- For URL, enter the URL obtained in the prior step. Be sure to prefix the URL with http or https, depending on what was specified in the ALB ingress resource definition.
- Choose Basic auth and then enter the user name and password created and stored in the Kubernetes secret.
- Choose Save & test, and the message “Data source is working” will be displayed.
The final step is to create a dashboard to display Prometheus metrics. In the following dashboard, two Amazon EKS clusters send metrics to two Amazon Managed Service for Prometheus workspaces. Configuring the Amazon Managed Grafana data source to point to promxy enables the ability query metrics from all Amazon Managed Service for Prometheus workspaces. Amazon EKS pod memory and CPU metrics aggregated within an Amazon EKS cluster are displayed on the left, and metrics aggregated across Amazon EKS clusters from multiple Amazon Managed Service for Prometheus workspaces are on the right.
After testing this solution, remember to complete the following steps to avoid incurring charges to your AWS account.
Uninstall the promxy helm chart and delete the local promxy GitHub repository:
Delete the IAM role that was created for promxy:
Delete the Kubernetes secret
Delete the file generated using htpasswd and the Kubernetes secret that was created for basic authentication within NGINX:
Uninstall the controllers
Uninstall both helm charts for the NGINX and application load balancer controllers:
Delete the EKS service account, role, and policy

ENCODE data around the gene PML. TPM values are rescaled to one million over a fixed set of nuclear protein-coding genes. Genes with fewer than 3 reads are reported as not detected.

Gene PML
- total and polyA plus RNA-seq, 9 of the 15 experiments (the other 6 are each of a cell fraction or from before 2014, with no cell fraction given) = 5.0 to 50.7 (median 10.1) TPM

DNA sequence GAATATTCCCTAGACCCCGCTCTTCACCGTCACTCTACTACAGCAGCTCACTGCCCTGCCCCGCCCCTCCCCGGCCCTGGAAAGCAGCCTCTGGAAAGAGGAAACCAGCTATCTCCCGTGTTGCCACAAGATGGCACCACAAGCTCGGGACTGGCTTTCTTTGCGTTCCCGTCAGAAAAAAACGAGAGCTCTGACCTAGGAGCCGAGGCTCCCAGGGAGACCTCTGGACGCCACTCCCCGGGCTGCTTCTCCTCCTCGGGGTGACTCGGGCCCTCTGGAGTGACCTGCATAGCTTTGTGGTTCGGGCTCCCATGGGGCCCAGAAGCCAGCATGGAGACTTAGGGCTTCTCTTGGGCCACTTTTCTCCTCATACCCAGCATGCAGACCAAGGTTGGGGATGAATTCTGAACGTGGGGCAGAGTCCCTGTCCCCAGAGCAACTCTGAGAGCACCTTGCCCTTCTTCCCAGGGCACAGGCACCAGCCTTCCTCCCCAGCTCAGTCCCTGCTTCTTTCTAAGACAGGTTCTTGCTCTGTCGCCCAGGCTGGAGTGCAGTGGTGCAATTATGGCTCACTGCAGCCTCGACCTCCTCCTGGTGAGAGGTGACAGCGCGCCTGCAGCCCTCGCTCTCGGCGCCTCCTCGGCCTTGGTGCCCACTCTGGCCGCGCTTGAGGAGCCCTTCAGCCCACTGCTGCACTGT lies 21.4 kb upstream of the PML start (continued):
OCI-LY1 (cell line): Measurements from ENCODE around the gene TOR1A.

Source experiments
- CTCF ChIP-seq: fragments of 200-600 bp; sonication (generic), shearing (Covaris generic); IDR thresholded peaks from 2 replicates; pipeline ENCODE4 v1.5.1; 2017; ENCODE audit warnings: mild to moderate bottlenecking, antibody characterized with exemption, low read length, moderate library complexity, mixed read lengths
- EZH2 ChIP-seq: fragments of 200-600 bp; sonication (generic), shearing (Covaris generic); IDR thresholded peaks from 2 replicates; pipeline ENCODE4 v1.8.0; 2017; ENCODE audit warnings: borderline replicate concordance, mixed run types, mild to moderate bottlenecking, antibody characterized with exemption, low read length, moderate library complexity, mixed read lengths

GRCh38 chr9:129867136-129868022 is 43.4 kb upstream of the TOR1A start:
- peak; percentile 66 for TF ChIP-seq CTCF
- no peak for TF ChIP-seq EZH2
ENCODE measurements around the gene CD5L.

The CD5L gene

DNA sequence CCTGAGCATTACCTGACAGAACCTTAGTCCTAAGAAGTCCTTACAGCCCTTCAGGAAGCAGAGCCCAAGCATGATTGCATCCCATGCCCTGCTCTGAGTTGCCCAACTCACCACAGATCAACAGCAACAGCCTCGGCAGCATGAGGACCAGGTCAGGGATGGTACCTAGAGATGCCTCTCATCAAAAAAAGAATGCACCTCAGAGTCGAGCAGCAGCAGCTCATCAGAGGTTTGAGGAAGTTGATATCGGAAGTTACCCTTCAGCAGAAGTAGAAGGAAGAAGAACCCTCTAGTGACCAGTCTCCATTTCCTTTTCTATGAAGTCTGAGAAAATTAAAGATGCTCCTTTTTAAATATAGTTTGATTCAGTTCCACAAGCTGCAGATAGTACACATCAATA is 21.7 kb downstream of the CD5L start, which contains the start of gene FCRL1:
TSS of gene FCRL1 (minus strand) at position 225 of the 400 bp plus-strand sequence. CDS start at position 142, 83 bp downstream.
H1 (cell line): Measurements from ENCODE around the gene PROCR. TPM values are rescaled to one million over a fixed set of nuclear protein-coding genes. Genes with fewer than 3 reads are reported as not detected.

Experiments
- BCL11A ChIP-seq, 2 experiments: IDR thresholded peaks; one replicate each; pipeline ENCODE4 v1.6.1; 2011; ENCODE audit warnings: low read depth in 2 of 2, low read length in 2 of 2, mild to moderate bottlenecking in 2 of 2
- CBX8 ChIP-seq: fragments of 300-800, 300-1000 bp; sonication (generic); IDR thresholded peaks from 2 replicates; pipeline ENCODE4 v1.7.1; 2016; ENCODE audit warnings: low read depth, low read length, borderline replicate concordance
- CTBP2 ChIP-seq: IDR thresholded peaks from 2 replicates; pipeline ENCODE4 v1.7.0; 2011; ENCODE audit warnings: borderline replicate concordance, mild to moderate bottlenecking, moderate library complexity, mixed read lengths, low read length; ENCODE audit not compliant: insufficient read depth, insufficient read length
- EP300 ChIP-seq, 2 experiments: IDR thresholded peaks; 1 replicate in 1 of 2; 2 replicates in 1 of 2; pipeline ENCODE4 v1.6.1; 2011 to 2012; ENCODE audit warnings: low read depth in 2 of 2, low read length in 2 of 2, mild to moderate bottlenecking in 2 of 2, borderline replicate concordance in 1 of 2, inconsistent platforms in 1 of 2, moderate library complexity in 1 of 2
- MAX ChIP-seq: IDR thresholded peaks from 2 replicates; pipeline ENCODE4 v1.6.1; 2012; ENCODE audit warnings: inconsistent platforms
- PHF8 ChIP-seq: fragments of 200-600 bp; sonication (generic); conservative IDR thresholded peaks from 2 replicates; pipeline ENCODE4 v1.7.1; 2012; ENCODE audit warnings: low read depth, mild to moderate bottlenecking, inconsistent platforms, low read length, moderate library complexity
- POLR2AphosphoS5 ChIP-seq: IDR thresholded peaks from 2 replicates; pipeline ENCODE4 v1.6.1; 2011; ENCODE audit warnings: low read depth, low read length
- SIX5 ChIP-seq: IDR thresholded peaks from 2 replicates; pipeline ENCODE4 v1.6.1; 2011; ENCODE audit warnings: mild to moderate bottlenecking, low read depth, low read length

Finally, delete the Amazon EKS service account, role, and policy used by the application load balancer controller:
Remember to replace
<cluster_name> with the name of your cluster and
<policy_arn> with the ARN of the IAM policy you created. The eksctl command automatically removes the associated IAM role.
This post demonstrates how to visualize and aggregate metrics from multiple Amazon Managed Service for Prometheus workspaces in an Amazon Managed Grafana dashboard using a single data source. To accomplish this, you utilized an open-source tool, promxy, to connect to each Amazon Managed Service for Prometheus workspace. Amazon Managed Grafana was then able to pull metrics from each workspace using a single data source connecting to promxy. Promxy was configured to run within an Amazon EKS cluster, along with an application load balancer and NGINX controller. The application load balancer controller automatically created an AWS Application Load Balancer in front of promxy and the NGINX controller provided basic authentication.
To learn more and get hands on experience with Amazon EKS, Amazon Managed Service for Prometheus, and Amazon Managed Grafana, explore the EKS Workshop.